Wednesday, 19 October 2016

Now you see it, now you don't

Yesterday's inflation data held no great surprises. Everybody expected a pretty low number for inflation during the September quarter and for the year to September, and they got it: 0.2% for the quarter, 0.2% year on year.

Cue for hand wringing over the Reserve Bank yet again allowing inflation to stay too low.

But here's the thing.

We know the overall headline rate of 0.2% can be split into two bits, the bit that happens in the 'tradables' world of exports and imports, and the 'non-tradables' bit that happens in our own economy, the likes of the local authority rates, the doctor's bill, or the school fees. And we know that the overall 0.2% outcome was made up of tradables prices falling over the past year by 2.1%, while non-tradables prices rose by 2.1%.

The Reserve Bank has sod all influence over the tradables bit, except to the extent that it might manage to control the exchange rate, which influences how much of the world inflation rate comes through to us. But it (and any other central bank) tends not to be able to steer exchange rates terribly well, so in practice whether the Reserve Bank is on top of things comes down to whether it is steering non-tradables inflation to where it needs to be.

So let's have a look at that non-tradables inflation in more detail. Here it is.

The blue line is annual non-tradables inflation, which is running at 2.1%. So remind me again how the Reserve Bank hasn't got inflation back up to 2%, the midpoint of the 1% to 3% band it's supposed to be focussed on?

But (you'll say) that 2.1% rate of non-tradables inflation isn't all it's cracked up to be. It's not really 2.1%. It's inflated, innit, by the housing market. And you're right, it is. But if you take out the cost of new houses, you get the green line, non-tradables ex housing. It's running at 1.8%. That's not too bad, either, if you're supposed to be aiming at 2%.

Course (you'll reply), there are other housing-market-related things still being counted in that non-tradables ex housing line, in't there? Rent. The cost of keeping the house in good running order. The rates. And again, you're right. So let's purge the non-tradables inflation of every damn house-related thing - the cost of a new house, the rent, yadda yadda yadda.

That gives you the red line, non-tradables less anything to do with a house. On that basis non-tradables inflation is running at 1.25%. That's short of the Reserve Bank's 2% focus, so you could beat them about the ears if you felt like it. On the other hand, it's at least crept back into the 1% to 3% band, and it's clearly headed in the right direction. Every one of these measures has been on the rise all year.

One of the big mysteries of macroeconomics recently has been, where's the inflation gone? Why hasn't it come back like it used to when things pick up? That's a big topic, and everyone from Janet Yellen at the Fed to Philip Lowe, the new governor of the Reserve Bank of Australia have been having a crack at it, and I'll come back to it one of these days.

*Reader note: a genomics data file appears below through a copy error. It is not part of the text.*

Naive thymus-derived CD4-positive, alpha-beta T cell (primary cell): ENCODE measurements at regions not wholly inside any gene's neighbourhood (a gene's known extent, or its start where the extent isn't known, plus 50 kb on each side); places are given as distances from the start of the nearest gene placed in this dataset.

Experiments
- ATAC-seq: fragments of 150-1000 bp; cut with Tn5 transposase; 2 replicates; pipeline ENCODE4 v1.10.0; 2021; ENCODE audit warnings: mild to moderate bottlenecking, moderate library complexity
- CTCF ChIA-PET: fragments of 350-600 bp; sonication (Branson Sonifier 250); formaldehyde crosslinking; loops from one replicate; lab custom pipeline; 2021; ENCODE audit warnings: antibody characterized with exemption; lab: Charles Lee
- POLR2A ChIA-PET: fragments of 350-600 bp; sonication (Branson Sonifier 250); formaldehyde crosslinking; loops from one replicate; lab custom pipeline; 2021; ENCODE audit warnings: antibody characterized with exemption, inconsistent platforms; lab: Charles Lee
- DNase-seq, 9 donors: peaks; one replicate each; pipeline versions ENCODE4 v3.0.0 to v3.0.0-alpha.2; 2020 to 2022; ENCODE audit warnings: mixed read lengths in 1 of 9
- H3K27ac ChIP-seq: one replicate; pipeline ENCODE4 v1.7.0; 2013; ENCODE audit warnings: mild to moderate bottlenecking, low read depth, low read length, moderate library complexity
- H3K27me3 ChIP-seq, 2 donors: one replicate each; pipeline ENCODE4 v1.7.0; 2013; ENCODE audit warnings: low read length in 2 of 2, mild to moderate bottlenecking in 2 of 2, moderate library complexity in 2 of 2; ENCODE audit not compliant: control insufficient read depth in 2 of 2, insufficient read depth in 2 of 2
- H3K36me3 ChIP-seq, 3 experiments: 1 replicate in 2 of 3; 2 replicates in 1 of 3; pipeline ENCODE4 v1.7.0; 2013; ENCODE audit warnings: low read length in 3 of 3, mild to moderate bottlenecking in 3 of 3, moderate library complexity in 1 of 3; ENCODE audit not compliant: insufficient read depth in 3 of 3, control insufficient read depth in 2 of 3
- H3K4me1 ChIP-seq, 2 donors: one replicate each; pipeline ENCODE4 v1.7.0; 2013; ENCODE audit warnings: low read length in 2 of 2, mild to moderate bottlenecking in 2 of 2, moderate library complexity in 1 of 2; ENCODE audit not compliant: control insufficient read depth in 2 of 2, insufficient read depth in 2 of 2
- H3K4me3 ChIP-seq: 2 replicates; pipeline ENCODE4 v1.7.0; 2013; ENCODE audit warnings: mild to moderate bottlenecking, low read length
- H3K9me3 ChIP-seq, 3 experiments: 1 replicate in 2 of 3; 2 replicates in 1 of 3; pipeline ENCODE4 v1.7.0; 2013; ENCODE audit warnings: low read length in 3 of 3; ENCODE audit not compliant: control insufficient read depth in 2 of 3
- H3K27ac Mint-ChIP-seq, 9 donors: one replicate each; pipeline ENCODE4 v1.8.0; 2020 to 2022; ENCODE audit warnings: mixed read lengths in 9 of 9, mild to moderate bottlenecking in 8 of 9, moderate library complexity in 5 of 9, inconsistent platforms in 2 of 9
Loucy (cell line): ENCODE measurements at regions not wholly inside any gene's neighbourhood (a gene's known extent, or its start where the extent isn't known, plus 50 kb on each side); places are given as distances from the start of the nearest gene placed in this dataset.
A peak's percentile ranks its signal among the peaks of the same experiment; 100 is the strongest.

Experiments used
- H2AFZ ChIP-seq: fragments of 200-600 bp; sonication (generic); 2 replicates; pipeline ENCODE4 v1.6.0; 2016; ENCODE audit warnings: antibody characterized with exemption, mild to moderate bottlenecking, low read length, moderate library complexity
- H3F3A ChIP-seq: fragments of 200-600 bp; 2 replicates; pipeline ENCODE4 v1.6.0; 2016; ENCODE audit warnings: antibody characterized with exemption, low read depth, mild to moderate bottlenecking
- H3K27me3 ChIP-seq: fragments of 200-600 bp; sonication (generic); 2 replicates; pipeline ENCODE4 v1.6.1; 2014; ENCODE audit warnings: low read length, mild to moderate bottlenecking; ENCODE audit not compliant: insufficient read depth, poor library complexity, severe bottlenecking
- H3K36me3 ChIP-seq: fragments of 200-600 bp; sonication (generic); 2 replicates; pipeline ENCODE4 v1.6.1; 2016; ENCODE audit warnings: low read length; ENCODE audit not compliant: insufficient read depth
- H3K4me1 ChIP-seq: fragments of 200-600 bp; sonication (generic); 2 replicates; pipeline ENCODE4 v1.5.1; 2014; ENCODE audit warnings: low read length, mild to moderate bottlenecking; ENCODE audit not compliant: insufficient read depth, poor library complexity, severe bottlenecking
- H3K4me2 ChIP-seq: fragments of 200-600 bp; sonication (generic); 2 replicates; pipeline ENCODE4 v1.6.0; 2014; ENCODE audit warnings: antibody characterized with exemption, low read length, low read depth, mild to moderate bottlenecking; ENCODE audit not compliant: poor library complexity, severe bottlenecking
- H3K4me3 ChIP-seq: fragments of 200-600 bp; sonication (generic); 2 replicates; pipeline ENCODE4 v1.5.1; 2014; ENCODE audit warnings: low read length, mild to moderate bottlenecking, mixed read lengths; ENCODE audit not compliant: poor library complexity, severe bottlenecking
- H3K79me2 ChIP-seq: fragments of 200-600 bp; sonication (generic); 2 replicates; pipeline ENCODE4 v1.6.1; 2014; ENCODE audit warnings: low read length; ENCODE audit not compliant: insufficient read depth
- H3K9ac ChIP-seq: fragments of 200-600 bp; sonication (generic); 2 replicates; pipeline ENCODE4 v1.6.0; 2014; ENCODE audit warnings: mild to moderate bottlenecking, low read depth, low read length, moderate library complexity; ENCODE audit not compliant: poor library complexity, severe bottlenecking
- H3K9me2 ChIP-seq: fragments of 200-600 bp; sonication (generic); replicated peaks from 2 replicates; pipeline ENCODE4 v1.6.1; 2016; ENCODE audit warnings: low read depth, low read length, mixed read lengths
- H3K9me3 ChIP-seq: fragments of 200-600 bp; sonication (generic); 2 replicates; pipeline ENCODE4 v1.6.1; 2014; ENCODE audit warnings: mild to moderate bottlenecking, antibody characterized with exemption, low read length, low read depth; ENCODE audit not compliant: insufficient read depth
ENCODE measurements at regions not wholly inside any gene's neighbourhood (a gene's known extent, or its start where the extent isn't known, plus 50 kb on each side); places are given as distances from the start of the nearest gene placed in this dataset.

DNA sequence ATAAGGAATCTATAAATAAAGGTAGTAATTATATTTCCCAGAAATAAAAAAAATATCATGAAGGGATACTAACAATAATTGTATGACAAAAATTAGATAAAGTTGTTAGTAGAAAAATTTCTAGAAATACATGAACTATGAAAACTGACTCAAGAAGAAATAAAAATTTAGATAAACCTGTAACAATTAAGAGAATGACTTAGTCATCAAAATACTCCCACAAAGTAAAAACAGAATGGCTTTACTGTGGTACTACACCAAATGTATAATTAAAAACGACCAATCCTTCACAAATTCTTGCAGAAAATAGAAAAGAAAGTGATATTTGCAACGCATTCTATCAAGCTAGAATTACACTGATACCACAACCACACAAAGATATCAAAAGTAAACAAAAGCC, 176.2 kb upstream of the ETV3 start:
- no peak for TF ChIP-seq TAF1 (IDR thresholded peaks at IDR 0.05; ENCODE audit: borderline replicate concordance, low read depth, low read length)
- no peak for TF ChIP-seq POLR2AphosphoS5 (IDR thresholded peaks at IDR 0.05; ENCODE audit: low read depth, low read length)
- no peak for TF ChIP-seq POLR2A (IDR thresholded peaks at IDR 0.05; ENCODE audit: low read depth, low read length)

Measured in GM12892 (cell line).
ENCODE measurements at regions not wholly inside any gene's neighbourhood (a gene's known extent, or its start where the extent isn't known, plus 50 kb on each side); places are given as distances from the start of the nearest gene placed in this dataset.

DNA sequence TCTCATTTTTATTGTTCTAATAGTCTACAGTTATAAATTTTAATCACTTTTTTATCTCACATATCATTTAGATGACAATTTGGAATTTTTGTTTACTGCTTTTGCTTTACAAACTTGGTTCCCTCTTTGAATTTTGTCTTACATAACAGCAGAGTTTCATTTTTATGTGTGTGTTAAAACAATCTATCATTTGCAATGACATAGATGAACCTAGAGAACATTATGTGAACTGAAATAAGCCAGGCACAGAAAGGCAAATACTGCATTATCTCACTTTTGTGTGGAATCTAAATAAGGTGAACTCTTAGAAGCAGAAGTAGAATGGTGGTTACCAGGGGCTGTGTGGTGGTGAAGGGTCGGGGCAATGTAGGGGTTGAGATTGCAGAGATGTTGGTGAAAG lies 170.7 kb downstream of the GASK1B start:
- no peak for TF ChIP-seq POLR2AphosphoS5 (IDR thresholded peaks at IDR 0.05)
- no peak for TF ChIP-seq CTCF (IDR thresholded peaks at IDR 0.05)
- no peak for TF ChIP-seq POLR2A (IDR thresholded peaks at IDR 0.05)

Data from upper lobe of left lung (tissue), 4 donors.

My thought today, though, is this: maybe it's actually come back, and we haven't noticed.


  1. Non-tradables ex all housing costs might be a measure of inflation that is worth using. But that's not what what the PTA requires the RBNZ to achieve.

  2. Thanks Lindley for the comment, and you're right on both points. I think it's got some value as a supplementary indicator for monetary policy purposes, but may also have other value. I've sometimes felt that it might be a useful sighting on the overall flexibility of goods and labour markets, and possibly of the strength of domestic competition, and might also be another insight into where the economy is relative to potential output. So not easy to interpret, but if it was running very hot or very cold you'd at least want to try and see what might be going on.

    While we're talking about it as a measure, over on his Croaking Cassandra blog Mike Reddell in this post said that

    "Non-tradables inflation typically averages well above tradables inflation (for various reasons) and so can’t meaningfully be compared with the CPI inflation target midpoint, although some people – including some who should know better – do so"

    I suspect I am some (of all) of those "who should know better"! But that's all right. Having thought about it a bit more, Mike's also right, and you'd probably want to see it running more like 3% before you could say the RBNZ was hitting its target. The current 1.25% (or 1.8% or 2.1% whichever version you like) isn't there yet.

    That said, I think that (a) even if the RBNZ is still behind the 8 ball, it's not as far behind as it was, and (b) we may have reached (or indeed gone past) a turning point in inflation that the headline CPI hasn't revealed at all. We've had false dawns before, so who knows, but the graph is quite suggestive.


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